After a late start in Santa Marta, we ate some breakfast and packed it up. We would be embarking on the easiest travel day we could possibly encounter, Santa Marta to Taganga, 10 minutes down the road.
We made our way out to the main road to flag down a van heading east. Van after van flew by without so much as a glance in our direction. The temperature read 40 degrees Celcius and the humidity had to be hovering in the 95-96% region. That coupled with the blazing sun and heavy packs made the wait pretty awful. But sooner or later an available van rolled up and we heaved our bags up and in our laps for the sticky, but thankfully short ride to Taganga.
We were dumped in Taganga on the desert-like, hot, dusty, main dirt-road in town without a clue of the direction to our hostel for the night, as the address system is better than Costa Rica, but not by much. Lucky for us after three unsuccessful strolls down the same street a kind local woman with two adorable children took pity on us and began helping us. She asked around to see if anyone knew where Ocean Reef guesthouse was... No one knew. And why would they? The town has all of about 600 people occupying it.
Eventually a random stumble along a dried up creek and up a dirt path led us to Calle 17 where we found the Ocean Reef. Now, she ain't much to look at, this is true. White painted metal bars, a dried barren back garden, barking dogs roaming around comprised the finer points of the outside. While our room was made up of concrete white walls, a plywood bed, no windows, and one harsh florescent light with no cover. That being said, the A/C cranked and the cable TV had two english speaking channels: Fox Life= s***ty reality programing like "Million Dollar Listing" and Discovery Investigation = reality murder mystery reenactment programs... sort of a guilty pleasure of mine. So I was stoked.
We ventured out into the heat despite our better judgement in search of a quality dive shop, as we had decided this would be our last opportunity to dive until next year, most likely. Targanga is a bit of a scuba hotspot as it is the cheapest place to get certified in the world.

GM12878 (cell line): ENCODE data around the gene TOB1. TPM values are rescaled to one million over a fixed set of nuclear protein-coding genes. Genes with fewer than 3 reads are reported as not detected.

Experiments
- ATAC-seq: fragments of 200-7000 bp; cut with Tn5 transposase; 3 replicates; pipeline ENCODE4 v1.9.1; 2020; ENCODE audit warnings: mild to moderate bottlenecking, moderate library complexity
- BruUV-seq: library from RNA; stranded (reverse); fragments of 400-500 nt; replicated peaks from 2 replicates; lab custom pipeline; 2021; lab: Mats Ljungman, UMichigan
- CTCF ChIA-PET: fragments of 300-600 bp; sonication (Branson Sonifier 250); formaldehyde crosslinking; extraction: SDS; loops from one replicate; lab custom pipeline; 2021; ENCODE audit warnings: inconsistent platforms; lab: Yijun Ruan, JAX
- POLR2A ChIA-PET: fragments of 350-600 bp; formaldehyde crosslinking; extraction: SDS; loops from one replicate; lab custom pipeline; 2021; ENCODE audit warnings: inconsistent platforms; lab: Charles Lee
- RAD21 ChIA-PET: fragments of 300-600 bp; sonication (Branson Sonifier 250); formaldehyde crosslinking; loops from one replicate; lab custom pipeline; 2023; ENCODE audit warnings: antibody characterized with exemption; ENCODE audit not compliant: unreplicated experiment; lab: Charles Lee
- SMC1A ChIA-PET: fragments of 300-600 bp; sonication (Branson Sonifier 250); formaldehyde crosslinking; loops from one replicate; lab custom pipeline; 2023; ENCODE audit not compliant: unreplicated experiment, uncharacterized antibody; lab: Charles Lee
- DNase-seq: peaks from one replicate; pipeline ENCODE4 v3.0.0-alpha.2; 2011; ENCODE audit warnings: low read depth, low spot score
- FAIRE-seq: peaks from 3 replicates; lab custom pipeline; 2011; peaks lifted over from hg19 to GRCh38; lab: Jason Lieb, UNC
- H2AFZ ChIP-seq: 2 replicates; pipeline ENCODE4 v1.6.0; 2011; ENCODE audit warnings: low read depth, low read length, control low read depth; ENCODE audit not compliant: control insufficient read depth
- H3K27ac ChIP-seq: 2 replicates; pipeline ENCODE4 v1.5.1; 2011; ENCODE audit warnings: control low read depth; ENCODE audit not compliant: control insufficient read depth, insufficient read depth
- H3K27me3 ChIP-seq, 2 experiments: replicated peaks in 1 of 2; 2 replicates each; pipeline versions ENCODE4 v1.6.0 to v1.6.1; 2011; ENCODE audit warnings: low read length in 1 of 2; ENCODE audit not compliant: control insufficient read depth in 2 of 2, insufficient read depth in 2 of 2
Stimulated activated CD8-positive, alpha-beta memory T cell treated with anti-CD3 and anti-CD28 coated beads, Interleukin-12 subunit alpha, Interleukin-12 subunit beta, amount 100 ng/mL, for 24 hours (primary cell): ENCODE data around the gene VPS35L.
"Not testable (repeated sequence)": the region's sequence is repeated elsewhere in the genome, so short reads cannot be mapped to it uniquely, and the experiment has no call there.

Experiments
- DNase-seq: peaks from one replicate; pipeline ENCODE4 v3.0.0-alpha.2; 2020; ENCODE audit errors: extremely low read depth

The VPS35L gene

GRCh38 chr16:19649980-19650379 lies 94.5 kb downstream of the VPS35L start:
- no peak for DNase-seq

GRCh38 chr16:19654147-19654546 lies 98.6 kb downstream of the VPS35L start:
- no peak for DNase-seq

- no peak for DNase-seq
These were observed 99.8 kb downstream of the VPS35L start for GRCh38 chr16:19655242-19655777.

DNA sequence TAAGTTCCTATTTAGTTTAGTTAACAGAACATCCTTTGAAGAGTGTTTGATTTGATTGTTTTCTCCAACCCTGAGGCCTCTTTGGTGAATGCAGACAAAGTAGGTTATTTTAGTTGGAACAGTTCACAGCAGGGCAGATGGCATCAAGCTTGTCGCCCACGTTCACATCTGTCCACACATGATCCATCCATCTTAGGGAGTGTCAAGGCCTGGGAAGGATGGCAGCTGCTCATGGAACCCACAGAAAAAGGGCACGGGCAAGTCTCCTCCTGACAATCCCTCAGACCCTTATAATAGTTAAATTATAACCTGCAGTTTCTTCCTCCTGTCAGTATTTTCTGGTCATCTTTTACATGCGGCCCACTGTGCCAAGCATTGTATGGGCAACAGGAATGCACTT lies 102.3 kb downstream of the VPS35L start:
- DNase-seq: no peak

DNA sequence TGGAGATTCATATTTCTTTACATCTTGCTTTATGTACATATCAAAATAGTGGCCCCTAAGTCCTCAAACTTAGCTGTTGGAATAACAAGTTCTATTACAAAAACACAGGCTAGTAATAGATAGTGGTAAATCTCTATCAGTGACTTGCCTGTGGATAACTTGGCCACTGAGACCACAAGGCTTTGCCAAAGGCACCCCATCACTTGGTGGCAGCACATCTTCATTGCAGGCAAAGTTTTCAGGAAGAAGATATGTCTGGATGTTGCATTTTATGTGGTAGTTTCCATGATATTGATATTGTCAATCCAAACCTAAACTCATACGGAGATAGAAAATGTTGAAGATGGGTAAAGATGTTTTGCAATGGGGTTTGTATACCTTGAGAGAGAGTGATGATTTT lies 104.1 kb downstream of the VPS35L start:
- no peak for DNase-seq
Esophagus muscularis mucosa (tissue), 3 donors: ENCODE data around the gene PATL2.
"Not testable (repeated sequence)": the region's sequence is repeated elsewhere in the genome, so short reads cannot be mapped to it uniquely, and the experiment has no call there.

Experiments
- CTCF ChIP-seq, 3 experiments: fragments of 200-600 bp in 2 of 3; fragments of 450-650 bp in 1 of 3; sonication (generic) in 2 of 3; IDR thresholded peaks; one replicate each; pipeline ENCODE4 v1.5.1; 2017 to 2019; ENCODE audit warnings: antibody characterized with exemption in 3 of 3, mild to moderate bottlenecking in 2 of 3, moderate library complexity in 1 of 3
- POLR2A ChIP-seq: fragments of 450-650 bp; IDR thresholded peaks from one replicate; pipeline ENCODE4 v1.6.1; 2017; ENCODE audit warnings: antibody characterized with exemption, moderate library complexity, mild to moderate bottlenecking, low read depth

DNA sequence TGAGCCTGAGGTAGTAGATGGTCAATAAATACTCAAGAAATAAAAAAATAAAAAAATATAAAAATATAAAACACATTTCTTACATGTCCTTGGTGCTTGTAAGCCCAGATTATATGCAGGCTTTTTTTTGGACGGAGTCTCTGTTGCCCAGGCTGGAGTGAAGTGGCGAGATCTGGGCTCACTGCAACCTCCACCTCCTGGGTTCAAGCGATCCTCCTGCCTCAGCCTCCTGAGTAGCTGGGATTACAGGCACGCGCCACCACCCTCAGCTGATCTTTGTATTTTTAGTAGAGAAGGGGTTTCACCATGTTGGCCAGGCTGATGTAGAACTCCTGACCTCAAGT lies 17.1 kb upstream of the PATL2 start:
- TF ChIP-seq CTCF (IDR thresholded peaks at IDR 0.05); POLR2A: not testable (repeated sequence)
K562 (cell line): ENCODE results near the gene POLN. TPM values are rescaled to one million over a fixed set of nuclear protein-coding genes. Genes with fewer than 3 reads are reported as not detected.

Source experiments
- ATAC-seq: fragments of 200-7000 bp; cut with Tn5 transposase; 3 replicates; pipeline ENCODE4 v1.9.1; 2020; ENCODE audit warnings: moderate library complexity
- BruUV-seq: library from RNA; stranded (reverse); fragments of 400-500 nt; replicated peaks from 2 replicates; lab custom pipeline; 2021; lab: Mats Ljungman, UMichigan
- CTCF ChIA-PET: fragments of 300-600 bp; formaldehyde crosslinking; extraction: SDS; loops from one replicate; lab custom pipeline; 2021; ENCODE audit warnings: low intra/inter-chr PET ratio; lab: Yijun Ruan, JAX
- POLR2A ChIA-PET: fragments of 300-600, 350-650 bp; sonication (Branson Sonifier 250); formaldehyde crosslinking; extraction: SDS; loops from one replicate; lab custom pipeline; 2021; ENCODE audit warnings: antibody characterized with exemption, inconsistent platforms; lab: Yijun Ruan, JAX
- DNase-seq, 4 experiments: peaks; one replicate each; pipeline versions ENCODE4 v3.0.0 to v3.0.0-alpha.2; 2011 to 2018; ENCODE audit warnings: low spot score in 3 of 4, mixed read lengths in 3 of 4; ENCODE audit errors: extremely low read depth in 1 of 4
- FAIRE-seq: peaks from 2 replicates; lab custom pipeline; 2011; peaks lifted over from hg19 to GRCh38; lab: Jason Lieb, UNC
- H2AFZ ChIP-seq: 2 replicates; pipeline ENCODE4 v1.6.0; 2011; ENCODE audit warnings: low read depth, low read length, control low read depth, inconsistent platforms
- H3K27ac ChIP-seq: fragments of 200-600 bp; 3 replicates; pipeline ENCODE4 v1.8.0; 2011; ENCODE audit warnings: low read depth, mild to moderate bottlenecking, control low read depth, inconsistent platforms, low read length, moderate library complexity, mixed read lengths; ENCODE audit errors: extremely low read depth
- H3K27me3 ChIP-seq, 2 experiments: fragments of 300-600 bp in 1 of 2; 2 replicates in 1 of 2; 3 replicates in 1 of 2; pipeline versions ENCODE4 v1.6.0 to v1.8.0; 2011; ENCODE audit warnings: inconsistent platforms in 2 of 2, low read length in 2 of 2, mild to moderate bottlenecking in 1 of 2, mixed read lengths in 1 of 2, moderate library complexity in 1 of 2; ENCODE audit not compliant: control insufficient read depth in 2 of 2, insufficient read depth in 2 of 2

Our first stop was Calipso Diveshop. We walked up and were instantly greeted by an overly excited, but very friendly Aussie kid named Fish. He told us all about the virtues of diving in Taganga and with this particular dive shop, and even tried to sell us into getting advanced training. The diving was to take place in Tayrona National Park, which we wanted to check out anyway, plus he was a nice guy and I appreciated their conservation work, so we signed up for a 2 tank fun dive.
After wrapping up our conversation with Fish, we fled to the nearest tienda for two ice cold Aguilas each and then slowly slogged our way back to our prison cell and fell into a sweaty heap as the blessed a/c blasted us.
We spent the hottest hours of the afternoon happily drinking our Aguilas and watching the crackpot forensic teams miss TOTALLY obvious murder clues on the Discovery Investigation channel.
It wasn't until we were 100% sure the sun had gone down that we dared to venture out into the world. We dined on some local comidas rapido and had a couple more Aguilas, not too many as we were diving in the morning, and by 9:30pm we were back in our cell, lights out.
In the morning, we were up at 7:00am, Little exercise, quick breakfast, and at the dive shop by 8:00am. We got all our gear together and sat around for a while, but soon had gear in hand, wetsuit on and were heading for the boat.
The boat was a 20 person capacity and we had exactly 20 people, plus scuba and snorkel gear for all. It goes without saying we were low in the water. When we finally got to the boat, it was another inexplicable wait of about 20 minutes, which wasn't bad as we got talking to some Aussie guys to pass the time. The boat had two 75 horsepower engines, so when we finally started to move, we really started moving. Adrian and I were packed in the back right next to the captain of the boat. All was fine until we turned out of the first cove and into the open water. The waves were IMMENSE and ferociously crashing into our little boat and tossing it every which way. And every time the wave crashed a deluge of seawater drenched us. Needless to say it was a looooong 45 minutes out to the dive site.